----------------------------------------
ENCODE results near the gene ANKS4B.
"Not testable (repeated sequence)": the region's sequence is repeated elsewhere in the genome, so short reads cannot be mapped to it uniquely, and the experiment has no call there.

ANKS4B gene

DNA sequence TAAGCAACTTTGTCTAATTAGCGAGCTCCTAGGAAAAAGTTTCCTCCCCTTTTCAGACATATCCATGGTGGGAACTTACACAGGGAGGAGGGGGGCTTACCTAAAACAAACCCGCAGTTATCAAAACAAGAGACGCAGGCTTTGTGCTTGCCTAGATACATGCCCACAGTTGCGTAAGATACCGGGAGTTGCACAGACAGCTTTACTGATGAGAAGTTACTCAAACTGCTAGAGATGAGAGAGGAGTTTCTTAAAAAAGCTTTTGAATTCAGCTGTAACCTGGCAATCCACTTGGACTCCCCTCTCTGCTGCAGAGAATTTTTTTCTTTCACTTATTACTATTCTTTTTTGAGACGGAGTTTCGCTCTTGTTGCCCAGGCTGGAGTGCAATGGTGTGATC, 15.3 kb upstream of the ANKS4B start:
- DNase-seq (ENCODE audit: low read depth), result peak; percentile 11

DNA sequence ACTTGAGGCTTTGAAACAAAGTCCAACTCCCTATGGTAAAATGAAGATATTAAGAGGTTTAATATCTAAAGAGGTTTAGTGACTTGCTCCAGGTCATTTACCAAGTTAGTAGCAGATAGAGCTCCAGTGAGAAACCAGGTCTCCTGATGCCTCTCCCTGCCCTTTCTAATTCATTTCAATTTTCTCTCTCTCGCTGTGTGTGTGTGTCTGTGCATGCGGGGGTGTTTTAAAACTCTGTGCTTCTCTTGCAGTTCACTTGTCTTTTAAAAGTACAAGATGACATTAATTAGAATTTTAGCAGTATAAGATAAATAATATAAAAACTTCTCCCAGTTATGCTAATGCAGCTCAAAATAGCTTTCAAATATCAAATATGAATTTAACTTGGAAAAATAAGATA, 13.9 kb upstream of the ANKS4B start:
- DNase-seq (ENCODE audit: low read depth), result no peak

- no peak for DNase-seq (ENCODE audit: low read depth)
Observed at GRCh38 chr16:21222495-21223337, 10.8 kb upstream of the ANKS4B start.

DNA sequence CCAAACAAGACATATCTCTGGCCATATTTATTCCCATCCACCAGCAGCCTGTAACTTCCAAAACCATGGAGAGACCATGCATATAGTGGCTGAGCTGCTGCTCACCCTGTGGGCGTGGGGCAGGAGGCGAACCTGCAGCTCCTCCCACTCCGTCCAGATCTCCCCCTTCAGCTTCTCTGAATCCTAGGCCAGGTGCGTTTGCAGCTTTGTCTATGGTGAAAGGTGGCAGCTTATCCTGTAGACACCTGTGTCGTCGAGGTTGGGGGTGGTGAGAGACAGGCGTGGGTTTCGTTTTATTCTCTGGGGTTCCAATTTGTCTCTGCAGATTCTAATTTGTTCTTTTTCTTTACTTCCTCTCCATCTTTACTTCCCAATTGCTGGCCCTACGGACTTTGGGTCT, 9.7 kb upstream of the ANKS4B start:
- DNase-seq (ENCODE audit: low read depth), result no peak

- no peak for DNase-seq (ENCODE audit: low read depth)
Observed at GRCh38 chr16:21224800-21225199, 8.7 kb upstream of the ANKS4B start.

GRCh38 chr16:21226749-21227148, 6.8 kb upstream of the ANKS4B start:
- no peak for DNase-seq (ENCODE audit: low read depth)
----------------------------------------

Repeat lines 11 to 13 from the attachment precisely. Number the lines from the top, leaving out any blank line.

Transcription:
- DNase-seq (ENCODE audit: low read depth), result no peak

- no peak for DNase-seq (ENCODE audit: low read depth)
Observed at GRCh38 chr16:21224800-21225199, 8.7 kb upstream of the ANKS4B start.